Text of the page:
> > b = a

    >
    > If I know I want just one thing from x, I tend to use latter.
    > I also like 'import xyzlib as x'
    >
    > >    I read in Learning Python that it is always better to use the
    > > former - especially since namespace wont be dirtied.

    >
    > Namespace get cluttered, not dirtied.  In any case, either 'x' or 'a'
    > gets added.  One new name either way.
    >
    > > class x:
    > >      def y():
    > >           try:
    > >               if test:
    > >                   obj.filename = str(os.path.basename
    > > (obj1.find_next_element().\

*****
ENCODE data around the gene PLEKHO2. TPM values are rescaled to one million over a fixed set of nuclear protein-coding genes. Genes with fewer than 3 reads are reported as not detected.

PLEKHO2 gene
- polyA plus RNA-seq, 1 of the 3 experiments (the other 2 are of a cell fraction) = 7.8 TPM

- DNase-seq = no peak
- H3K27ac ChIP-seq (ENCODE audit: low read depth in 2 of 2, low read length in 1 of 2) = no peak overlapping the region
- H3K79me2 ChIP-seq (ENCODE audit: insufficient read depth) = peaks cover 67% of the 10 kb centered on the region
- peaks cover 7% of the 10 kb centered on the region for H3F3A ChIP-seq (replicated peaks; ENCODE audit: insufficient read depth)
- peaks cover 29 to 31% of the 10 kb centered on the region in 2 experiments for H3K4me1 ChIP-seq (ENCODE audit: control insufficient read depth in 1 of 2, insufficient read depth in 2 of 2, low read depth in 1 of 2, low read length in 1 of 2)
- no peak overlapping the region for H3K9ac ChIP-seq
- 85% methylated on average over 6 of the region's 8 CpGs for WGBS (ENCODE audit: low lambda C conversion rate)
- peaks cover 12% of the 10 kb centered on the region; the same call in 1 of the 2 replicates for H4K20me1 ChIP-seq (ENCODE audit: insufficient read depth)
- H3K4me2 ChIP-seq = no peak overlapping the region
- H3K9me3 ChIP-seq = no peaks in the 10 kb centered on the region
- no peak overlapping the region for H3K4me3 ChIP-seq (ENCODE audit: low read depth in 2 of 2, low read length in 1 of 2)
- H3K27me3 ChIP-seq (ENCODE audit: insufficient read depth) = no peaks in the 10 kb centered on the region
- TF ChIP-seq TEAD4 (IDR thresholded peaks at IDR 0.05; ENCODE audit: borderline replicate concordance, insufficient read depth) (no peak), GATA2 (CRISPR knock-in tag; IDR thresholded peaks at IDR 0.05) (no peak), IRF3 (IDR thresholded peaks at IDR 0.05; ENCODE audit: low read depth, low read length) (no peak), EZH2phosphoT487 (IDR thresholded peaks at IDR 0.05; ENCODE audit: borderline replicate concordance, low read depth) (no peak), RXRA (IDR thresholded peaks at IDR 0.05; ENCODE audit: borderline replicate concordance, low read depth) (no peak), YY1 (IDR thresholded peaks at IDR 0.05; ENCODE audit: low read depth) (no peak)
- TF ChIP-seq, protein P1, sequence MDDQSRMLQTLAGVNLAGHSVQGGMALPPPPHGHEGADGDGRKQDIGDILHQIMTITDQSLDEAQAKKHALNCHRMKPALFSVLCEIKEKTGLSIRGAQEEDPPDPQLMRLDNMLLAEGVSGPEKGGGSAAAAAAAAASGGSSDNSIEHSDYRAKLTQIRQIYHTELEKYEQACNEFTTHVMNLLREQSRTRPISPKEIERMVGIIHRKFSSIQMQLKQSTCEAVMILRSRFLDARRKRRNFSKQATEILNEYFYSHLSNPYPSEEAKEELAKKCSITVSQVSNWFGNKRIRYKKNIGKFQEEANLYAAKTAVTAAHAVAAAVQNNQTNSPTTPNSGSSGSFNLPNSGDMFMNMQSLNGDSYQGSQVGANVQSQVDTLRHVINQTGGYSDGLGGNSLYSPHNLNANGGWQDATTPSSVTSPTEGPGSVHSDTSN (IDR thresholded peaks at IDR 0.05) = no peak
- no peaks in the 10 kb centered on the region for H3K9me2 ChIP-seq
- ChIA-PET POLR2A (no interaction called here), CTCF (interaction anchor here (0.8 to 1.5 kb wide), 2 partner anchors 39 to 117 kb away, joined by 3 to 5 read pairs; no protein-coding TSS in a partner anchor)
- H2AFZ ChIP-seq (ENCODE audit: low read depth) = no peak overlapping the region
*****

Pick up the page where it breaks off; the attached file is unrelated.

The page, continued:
> >                                               get_file_path()))
    > >                   obj.modify_time = obj.filename.find_created_time()
    > > +  \
    > >                                               datetime.timedelta
    > > (seconds=time.find_time())

    >
    > Use 4 spaces instead of 5 for indents
    >
    > > Almost every line requires the '\'.

    >
    > As Steven said, usually no
    >
    > > Also, especially since Python also
    > > uses whitespace as indentation, I keep confusing the block indentation
    > > with the indentation that the '\' causes in the next line.

    >
    > '\' causes no indentation
    >
    > Beyond that, consider find a style you like.  I agree with Stvhen about
    > using 'thought-sized' expressions.
    >
    > tjr


    Thank you Steven and TJR. I will try to implement the thought sized
    expressions.
    I was rather misled by trying to decrease the line count as much as
    possible.
     
    koranthala, Jan 16, 2009
    #4